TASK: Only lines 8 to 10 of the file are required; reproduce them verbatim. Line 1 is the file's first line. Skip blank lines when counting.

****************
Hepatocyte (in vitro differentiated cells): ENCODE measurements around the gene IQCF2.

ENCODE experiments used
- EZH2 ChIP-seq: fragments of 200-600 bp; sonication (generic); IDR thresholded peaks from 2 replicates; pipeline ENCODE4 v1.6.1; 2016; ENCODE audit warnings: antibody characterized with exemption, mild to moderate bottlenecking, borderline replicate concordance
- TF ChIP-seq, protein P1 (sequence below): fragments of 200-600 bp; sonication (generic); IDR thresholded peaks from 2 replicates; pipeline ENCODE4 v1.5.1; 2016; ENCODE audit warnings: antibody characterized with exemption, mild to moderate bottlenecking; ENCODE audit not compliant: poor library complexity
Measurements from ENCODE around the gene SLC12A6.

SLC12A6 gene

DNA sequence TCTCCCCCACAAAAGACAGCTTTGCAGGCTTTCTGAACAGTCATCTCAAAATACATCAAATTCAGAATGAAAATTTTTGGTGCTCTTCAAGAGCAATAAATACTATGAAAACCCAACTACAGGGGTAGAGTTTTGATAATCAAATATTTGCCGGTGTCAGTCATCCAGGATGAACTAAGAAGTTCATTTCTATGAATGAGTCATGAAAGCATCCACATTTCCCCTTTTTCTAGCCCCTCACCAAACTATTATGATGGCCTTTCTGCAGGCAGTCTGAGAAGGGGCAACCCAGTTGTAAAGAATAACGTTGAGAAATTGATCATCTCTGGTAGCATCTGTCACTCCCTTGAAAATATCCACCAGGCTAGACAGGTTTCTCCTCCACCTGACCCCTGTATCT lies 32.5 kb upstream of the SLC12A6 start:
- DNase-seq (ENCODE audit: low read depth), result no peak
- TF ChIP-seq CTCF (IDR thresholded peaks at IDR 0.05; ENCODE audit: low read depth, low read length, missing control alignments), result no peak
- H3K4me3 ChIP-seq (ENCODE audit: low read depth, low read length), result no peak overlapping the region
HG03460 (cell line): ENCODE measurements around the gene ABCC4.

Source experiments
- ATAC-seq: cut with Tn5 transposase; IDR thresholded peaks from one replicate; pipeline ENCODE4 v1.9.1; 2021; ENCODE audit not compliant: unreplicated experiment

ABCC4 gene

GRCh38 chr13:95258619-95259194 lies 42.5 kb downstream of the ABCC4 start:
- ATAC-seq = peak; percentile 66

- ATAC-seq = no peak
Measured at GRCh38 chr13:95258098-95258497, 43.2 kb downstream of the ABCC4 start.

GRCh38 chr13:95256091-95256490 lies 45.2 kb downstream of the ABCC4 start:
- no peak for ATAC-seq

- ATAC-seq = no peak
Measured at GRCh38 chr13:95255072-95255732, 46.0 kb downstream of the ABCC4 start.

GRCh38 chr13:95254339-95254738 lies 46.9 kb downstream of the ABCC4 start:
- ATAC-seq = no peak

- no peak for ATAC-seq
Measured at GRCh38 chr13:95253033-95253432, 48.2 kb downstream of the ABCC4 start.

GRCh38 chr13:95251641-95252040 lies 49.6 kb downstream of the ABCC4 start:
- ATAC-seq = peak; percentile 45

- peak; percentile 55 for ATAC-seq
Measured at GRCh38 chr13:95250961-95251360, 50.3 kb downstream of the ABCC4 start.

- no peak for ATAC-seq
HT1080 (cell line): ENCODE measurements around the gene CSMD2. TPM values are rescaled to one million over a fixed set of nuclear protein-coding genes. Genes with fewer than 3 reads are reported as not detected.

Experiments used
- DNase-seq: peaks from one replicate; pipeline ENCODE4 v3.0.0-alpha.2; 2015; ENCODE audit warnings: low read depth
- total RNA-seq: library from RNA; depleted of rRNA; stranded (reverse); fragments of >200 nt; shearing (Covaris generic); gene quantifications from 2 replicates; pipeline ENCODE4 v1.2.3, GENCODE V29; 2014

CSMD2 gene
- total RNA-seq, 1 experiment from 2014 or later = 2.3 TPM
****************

- DNase-seq (ENCODE audit: low read depth), result no peak
- TF ChIP-seq CTCF (IDR thresholded peaks at IDR 0.05; ENCODE audit: low read depth, low read length, missing control alignments), result no peak
- H3K4me3 ChIP-seq (ENCODE audit: low read depth, low read length), result no peak overlapping the region